Health Ministry vows to save Wolfson Hospital
State-owned Wolfson Hospital has received a "going concern" warning on its second-quarter financial statement.
The hospital's auditor indicated the institution was in danger of financial collapse due to its heavy debt burden. This is the first time a hospital in Israel has received such a warning.
Nevertheless, seeking to ally concerns, the Health Ministry said it would shore up financing to ensure that the hospital, which is located in Holon and serves a vast population in the greater Tel Aviv area, would continue to provide service.
Auditors use the "going concern" warning to relay the message that the company being audited may not be able to continue operating. Wolfson Hospital's warning on its June 30, 2007 financial report was included after the hospital accumulated an operating loss of NIS 26 million in the first half of 2007. For the year 2006 it ran an operating loss of NIS 63 million.
The hospital's regular loss on June 30, 2007 was NIS 38 million, and NIS 29 million in the end of 2006.
The hospital's current debt totals NIS 216 million (NIS 82 million to the Health Ministry), with current assets of only NIS 148 million. Of these assets, NIS 23 million are a debt owed by the hospital's health corporation to the hospital - a questionable debt considering that the corporation itself has been operating with a "going concern" warning since the end of 2006. The health corporation is a sort of hospital subsidiary, which collects donations.
Wolfson has been in financial straits for years now. Due to the hospital's financial difficulties, the Health Ministry has been trying for years to transfer control of it from the state to the Maccabi Health Maintenance Organization. However, negotiations with Maccabi have not born fruit thus far and also, the idea does not lack opponents. In October the Knesset's Labor, Social Affairs and Health Committee refused to countenance transferring Wolfson to Maccabi unless the healthcare provider actually paid for the hospital.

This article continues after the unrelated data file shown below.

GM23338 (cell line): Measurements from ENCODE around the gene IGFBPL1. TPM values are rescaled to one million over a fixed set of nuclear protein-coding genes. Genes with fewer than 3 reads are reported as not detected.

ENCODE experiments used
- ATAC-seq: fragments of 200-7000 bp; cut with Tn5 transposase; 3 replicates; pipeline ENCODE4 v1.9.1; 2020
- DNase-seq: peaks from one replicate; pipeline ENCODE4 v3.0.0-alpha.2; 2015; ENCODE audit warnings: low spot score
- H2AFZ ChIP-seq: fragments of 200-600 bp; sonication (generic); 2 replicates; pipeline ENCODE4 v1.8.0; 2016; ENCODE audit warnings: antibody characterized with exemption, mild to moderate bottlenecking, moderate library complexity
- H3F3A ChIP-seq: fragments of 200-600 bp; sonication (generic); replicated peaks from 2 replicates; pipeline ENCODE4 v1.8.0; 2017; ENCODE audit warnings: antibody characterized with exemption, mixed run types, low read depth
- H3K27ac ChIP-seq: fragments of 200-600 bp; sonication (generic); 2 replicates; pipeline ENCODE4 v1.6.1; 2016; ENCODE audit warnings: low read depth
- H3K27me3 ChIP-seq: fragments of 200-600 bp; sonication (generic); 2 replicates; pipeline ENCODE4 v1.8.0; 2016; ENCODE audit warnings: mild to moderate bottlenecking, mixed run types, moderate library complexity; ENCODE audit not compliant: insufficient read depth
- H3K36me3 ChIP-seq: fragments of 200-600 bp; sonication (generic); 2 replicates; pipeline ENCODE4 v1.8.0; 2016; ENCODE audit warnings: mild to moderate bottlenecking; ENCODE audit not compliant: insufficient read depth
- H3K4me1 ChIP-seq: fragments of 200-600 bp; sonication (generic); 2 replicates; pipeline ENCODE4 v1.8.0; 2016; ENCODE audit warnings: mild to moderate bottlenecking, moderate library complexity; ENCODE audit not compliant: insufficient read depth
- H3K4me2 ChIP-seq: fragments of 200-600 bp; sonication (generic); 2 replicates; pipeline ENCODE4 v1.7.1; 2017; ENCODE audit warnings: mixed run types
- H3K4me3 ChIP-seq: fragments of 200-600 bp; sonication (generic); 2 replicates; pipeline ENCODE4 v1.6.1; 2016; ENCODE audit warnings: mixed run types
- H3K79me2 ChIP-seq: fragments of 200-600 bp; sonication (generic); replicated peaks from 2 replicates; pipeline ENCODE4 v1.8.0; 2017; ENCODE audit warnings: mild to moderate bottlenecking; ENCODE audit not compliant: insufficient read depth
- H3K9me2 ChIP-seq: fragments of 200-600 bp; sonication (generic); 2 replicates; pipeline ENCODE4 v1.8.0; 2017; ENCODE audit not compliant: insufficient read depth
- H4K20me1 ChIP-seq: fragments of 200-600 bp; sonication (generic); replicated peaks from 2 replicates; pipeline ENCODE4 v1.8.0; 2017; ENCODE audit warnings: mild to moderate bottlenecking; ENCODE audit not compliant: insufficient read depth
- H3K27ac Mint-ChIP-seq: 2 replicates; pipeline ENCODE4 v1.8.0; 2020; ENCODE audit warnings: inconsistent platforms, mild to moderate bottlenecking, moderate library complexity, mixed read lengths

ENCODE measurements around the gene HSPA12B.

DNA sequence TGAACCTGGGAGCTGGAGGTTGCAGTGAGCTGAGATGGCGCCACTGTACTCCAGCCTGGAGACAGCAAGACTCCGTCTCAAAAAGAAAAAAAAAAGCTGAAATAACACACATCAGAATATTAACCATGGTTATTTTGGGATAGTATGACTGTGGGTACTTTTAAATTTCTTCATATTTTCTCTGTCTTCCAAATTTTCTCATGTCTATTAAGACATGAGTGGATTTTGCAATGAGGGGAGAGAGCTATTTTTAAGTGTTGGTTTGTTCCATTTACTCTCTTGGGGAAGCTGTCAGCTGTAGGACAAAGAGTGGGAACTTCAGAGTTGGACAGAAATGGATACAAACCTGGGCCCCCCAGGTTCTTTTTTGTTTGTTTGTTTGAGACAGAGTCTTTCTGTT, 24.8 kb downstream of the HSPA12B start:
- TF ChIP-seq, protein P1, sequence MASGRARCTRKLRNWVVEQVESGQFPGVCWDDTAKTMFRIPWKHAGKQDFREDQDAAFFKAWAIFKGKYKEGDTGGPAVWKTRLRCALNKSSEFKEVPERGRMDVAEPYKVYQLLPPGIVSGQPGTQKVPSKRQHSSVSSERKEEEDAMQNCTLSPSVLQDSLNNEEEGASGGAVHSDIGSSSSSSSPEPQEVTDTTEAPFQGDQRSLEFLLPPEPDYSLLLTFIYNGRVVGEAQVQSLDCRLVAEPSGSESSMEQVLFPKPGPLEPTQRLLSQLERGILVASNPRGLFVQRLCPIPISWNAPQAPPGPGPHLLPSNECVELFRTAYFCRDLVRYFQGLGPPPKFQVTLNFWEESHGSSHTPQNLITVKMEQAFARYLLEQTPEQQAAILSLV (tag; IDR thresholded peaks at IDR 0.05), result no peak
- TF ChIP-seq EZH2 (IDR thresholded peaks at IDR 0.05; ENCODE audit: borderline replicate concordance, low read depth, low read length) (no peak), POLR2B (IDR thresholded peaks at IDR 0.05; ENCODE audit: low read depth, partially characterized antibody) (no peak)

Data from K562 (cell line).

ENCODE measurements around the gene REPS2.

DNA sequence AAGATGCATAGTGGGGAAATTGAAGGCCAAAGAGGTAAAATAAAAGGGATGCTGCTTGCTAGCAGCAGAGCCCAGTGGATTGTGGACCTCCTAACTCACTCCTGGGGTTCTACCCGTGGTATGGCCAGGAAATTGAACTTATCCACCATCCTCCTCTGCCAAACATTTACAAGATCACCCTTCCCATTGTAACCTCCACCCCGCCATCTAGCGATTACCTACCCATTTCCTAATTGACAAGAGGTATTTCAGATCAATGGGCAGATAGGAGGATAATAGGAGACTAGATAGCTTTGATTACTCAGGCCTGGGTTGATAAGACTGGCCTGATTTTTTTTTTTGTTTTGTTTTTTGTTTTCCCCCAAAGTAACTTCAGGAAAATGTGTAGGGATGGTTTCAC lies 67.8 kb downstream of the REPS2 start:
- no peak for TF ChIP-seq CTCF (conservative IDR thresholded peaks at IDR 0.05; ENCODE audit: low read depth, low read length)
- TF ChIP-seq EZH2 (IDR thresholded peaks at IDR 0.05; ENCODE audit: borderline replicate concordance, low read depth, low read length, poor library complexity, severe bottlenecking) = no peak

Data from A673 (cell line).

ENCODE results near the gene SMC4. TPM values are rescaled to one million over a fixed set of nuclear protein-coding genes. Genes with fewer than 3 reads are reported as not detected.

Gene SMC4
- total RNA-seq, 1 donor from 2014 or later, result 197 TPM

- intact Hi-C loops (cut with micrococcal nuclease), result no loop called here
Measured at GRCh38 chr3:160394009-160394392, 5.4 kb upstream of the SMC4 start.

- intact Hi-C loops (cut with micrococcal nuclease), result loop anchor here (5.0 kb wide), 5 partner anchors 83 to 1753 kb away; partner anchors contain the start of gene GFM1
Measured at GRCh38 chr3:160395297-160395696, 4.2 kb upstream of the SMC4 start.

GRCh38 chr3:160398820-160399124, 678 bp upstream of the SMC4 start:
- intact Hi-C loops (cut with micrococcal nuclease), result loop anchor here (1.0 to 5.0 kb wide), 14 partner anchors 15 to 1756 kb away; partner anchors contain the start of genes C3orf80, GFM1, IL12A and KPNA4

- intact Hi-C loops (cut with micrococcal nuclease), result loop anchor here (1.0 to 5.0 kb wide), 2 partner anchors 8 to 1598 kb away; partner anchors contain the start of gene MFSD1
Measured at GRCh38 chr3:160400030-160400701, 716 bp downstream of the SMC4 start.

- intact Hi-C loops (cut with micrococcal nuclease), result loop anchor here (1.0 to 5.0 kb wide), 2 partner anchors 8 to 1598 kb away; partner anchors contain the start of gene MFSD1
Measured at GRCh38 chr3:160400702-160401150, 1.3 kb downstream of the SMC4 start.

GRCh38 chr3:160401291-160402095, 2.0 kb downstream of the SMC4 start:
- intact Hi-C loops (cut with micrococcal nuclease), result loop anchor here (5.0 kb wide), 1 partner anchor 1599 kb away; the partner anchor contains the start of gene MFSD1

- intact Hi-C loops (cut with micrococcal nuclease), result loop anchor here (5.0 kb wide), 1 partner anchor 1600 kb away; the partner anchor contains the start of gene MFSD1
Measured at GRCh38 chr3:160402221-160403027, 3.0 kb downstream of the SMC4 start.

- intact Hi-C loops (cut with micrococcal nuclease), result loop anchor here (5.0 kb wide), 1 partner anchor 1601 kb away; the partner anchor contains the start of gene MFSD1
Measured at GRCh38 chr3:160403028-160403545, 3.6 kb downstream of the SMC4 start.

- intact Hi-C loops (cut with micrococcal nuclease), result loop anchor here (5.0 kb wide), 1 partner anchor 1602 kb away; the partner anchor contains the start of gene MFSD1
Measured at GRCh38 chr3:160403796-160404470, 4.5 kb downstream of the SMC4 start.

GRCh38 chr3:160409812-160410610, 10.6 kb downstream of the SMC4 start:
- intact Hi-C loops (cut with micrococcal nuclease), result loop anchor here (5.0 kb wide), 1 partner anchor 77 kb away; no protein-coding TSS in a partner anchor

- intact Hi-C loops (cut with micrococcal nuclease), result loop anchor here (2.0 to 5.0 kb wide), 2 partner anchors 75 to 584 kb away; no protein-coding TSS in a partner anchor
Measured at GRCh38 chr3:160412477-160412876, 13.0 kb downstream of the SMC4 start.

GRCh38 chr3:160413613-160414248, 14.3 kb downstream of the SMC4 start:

Over the years, serious accusations have been leveled at the hospital management and its outgoing director, Prof. Moshe Mashiah. Accusations have also been raised by the Health Ministry's accountancy division, responsible to the treasury, as well as the Health Ministry's comptroller, who has conducted a number of investigations into the hospital's operations.
Mashiah was replaced by a new director, Dr. Yitzhak Berlovitch, about six months ago.
"The hospital has been functioning according to the decision to transfer its operations to the Maccabi HMO. As a result, the scope of HMO Clalit, Maccabi's competitor, has been declining.
This situation is detrimental to the hospital's financial strength. The treasury and Health Ministry will be asked to deal with this, and are holding ongoing discussions with the aim of reaching the best decision that will provide quality medical services to area residents, and are currently allocating funding to ensure its smooth operation," said a Health Ministry spokesman.
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